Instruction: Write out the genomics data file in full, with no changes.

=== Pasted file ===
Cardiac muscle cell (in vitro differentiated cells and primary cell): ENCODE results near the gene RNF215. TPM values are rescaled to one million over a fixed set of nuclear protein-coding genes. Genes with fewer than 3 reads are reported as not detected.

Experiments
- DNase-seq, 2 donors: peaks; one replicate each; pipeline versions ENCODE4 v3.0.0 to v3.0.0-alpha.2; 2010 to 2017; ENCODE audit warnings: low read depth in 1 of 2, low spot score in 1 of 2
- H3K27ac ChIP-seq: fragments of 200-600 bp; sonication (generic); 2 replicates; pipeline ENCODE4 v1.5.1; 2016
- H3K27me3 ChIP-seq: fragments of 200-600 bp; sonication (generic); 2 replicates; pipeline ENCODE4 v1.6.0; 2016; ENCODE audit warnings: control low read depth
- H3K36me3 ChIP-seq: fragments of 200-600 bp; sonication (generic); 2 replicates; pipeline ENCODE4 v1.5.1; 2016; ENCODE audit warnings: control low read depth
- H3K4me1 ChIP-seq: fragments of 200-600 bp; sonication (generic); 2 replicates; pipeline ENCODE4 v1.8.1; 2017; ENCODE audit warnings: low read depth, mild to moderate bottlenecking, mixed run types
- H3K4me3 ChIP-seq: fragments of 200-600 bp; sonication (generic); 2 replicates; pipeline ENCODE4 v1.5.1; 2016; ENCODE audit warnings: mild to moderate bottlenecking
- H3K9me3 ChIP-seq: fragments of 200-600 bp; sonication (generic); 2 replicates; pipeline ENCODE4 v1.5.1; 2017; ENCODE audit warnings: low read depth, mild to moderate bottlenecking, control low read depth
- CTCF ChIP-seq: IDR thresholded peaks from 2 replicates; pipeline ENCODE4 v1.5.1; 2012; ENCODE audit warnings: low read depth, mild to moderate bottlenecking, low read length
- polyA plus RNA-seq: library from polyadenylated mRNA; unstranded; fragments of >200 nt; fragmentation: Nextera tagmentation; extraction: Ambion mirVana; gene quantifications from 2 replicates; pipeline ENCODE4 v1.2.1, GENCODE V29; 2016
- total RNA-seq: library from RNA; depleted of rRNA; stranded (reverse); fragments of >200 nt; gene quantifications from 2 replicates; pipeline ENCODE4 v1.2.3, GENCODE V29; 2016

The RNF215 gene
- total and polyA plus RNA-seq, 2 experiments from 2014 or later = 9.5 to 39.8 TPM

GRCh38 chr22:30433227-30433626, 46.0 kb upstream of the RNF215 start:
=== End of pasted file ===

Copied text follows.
Cardiac muscle cell (in vitro differentiated cells and primary cell): ENCODE results near the gene RNF215. TPM values are rescaled to one million over a fixed set of nuclear protein-coding genes. Genes with fewer than 3 reads are reported as not detected.

Experiments
- DNase-seq, 2 donors: peaks; one replicate each; pipeline versions ENCODE4 v3.0.0 to v3.0.0-alpha.2; 2010 to 2017; ENCODE audit warnings: low read depth in 1 of 2, low spot score in 1 of 2
- H3K27ac ChIP-seq: fragments of 200-600 bp; sonication (generic); 2 replicates; pipeline ENCODE4 v1.5.1; 2016
- H3K27me3 ChIP-seq: fragments of 200-600 bp; sonication (generic); 2 replicates; pipeline ENCODE4 v1.6.0; 2016; ENCODE audit warnings: control low read depth
- H3K36me3 ChIP-seq: fragments of 200-600 bp; sonication (generic); 2 replicates; pipeline ENCODE4 v1.5.1; 2016; ENCODE audit warnings: control low read depth
- H3K4me1 ChIP-seq: fragments of 200-600 bp; sonication (generic); 2 replicates; pipeline ENCODE4 v1.8.1; 2017; ENCODE audit warnings: low read depth, mild to moderate bottlenecking, mixed run types
- H3K4me3 ChIP-seq: fragments of 200-600 bp; sonication (generic); 2 replicates; pipeline ENCODE4 v1.5.1; 2016; ENCODE audit warnings: mild to moderate bottlenecking
- H3K9me3 ChIP-seq: fragments of 200-600 bp; sonication (generic); 2 replicates; pipeline ENCODE4 v1.5.1; 2017; ENCODE audit warnings: low read depth, mild to moderate bottlenecking, control low read depth
- CTCF ChIP-seq: IDR thresholded peaks from 2 replicates; pipeline ENCODE4 v1.5.1; 2012; ENCODE audit warnings: low read depth, mild to moderate bottlenecking, low read length
- polyA plus RNA-seq: library from polyadenylated mRNA; unstranded; fragments of >200 nt; fragmentation: Nextera tagmentation; extraction: Ambion mirVana; gene quantifications from 2 replicates; pipeline ENCODE4 v1.2.1, GENCODE V29; 2016
- total RNA-seq: library from RNA; depleted of rRNA; stranded (reverse); fragments of >200 nt; gene quantifications from 2 replicates; pipeline ENCODE4 v1.2.3, GENCODE V29; 2016

The RNF215 gene
- total and polyA plus RNA-seq, 2 experiments from 2014 or later = 9.5 to 39.8 TPM

GRCh38 chr22:30433227-30433626, 46.0 kb upstream of the RNF215 start: